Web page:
Academic journal article Reference & User Services Quarterly

Librarianship in the Proprietary Education Context

Academic journal article Reference & User Services Quarterly

Librarianship in the Proprietary Education Context

Article excerpt

For a variety of reasons, many of us have never considered librarianship in the for-profit sector. But as proprietary education continues to expand its reach, providing information services in that environment affords a range of new possibilities. In this column, Eric Rector presents an overview of what it's like to manage a library at a for-profit institution. In a well-crafted overview of the proprietary context, he highlights both its challenges and opportunities. His frank perspectives offer a worthwhile alternative to working in a traditional-education setting. Rector makes a compelling argument for proprietary librarianship, suggesting that it may well be worth thinking about.--Editor

It wasn't my plan to work in proprietary education. Then again, it wasn't my plan to work for a consortium, or a database provider, or as an IT director at a medical school whose charter class had not yet matriculated. I chose those positions because each one provided an exciting opportunity to grow professionally and because they captured my imagination. Similarly, my move to proprietary education did not disappoint. Whether you are a new librarian in search of your first position, or a seasoned professional seeking a new challenge, proprietary education may be worthy of consideration.

The goal of this article is to discuss the challenges and benefits of being a librarian at a for-profit institution, to provide some idea of what you might reasonably expect from the sector, both as a manager and as a subordinate, and to present some ideas on delivering quality reference services to the populations you would likely be serving. Of course, the ideas presented here are based on my own experiences--saying all for-profit schools are alike would be like saying all liberal arts colleges are the same--and each institution will have its own unique elements.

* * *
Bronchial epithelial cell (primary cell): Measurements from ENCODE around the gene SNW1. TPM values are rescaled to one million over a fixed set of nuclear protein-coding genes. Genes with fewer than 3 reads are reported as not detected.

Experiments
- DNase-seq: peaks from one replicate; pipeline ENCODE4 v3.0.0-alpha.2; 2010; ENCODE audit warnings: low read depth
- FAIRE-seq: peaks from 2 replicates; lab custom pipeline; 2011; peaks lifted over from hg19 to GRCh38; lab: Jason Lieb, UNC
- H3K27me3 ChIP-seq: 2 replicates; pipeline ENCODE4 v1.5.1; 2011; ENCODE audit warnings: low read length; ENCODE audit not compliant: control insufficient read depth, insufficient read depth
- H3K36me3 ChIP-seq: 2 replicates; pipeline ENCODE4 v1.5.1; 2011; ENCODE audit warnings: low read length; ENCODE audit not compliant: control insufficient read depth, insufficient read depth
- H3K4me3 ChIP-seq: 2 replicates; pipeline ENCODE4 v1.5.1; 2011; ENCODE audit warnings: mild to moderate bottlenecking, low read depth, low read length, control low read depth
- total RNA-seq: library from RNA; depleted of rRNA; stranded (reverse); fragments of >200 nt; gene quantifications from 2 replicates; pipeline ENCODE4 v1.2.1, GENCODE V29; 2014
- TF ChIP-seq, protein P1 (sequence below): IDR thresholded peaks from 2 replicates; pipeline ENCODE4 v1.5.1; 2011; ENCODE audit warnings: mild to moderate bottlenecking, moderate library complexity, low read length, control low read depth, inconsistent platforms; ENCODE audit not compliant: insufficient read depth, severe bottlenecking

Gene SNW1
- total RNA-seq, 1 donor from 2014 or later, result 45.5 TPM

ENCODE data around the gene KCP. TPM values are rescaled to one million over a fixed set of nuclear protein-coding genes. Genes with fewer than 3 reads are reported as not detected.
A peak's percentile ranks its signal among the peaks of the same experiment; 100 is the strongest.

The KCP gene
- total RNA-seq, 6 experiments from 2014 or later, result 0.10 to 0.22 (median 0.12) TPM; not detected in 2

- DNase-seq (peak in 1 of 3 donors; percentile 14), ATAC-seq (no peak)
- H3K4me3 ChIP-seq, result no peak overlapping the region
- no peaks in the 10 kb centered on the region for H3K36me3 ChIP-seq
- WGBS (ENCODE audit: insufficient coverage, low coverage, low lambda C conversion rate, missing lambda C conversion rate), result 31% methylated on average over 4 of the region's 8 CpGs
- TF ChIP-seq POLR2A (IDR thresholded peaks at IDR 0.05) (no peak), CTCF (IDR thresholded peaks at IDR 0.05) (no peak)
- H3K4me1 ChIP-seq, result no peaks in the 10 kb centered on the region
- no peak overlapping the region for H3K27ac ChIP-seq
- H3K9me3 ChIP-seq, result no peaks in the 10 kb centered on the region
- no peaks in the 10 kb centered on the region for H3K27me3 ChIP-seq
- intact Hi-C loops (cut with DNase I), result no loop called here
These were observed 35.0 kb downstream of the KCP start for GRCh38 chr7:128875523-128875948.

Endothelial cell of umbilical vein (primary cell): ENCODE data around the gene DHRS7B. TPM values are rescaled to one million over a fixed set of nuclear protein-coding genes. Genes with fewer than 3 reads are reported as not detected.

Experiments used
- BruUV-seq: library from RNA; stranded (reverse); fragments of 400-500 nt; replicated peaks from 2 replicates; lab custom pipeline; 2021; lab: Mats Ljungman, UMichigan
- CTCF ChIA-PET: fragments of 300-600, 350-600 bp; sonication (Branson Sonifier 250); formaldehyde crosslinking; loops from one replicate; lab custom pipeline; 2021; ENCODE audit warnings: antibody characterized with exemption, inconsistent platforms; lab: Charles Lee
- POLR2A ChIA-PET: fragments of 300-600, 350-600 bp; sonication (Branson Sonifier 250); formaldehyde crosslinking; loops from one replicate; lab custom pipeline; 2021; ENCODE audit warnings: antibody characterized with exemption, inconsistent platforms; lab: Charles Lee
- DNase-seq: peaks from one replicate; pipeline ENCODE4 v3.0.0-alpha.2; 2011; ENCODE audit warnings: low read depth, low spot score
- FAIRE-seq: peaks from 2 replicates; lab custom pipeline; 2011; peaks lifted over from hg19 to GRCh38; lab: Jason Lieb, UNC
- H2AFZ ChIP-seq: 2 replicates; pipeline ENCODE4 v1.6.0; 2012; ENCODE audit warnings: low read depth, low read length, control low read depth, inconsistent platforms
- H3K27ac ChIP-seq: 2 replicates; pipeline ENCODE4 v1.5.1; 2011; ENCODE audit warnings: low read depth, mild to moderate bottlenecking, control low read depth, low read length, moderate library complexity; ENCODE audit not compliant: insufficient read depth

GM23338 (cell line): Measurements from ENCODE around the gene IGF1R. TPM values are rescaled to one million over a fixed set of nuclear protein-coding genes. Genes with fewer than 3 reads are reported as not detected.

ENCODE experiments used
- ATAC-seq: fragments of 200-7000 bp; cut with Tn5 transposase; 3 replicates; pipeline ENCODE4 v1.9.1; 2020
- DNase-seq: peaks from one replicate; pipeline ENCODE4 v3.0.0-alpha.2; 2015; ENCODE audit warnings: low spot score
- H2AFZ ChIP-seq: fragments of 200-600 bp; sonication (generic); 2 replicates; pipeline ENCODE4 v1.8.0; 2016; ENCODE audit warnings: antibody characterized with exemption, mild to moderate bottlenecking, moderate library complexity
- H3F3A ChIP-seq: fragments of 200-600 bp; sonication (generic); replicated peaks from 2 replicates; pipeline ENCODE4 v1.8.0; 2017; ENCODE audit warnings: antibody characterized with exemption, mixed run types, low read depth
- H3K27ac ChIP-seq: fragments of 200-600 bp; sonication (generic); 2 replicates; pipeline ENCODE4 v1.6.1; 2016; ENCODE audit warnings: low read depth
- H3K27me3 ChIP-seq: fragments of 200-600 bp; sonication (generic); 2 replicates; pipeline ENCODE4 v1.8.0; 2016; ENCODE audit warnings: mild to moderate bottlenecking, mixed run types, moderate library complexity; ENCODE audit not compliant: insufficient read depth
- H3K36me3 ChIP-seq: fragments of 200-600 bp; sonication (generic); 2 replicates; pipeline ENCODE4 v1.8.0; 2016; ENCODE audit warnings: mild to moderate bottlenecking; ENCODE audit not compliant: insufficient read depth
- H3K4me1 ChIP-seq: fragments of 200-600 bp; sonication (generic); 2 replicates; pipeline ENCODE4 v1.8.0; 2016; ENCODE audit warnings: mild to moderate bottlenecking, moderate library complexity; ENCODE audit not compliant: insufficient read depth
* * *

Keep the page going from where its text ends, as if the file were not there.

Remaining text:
So just what is proprietary education? For starters, there are two broad categories: public and private. Not unlike publicly traded companies, public for-profits have a board of directors and shareholders who participate in determining the institution's direction, whereas private for-profit institutions are owned by individuals or small groups and do not publicly trade their stock. While I use the terms "for-profit" and "career education" interchangeably in this article, the two are not necessarily synonymous. Proprietary education spans every level of higher education, from trade schools and technical colleges to career colleges and doctoral-granting institutions.

The curriculum itself may be delivered completely online, in-person, or using a hybrid model. As for the libraries at for-profit institutions, I have little doubt that many of them still resemble the libraries that Davis, Adams, and Hardy describe in their evaluation of academic libraries in the for-profit sector. (1) However, the political and economic pressures of the last decade, coupled with rising technological fluency across the population, are leading administrators of these schools to make, or continue to make, enhancements to library services, leading to an exciting time of change and growth in proprietary librarianship.

Although vocational/career/trade education has had national support in the past, over the last decade it has gained the reputation of being, at best, slightly below board and, at worst, predatory. (2) While it's true that some players in the market have behaved badly, others are sincerely engaged in the "business" of providing streamlined education for those who need or desire it, many of whom might not attend college otherwise. Among career academics, there seems to be a sense that the for-profit sector is "other," but, in my experience, there are strong similarities between for-profit education and traditional higher education, school media centers, medical education, and, not surprisingly, the corporate environment. Furthermore, it is not uncommon for larger universities to have research parks and technology incubators, and there is no doubt that college sports are money-making enterprises. …

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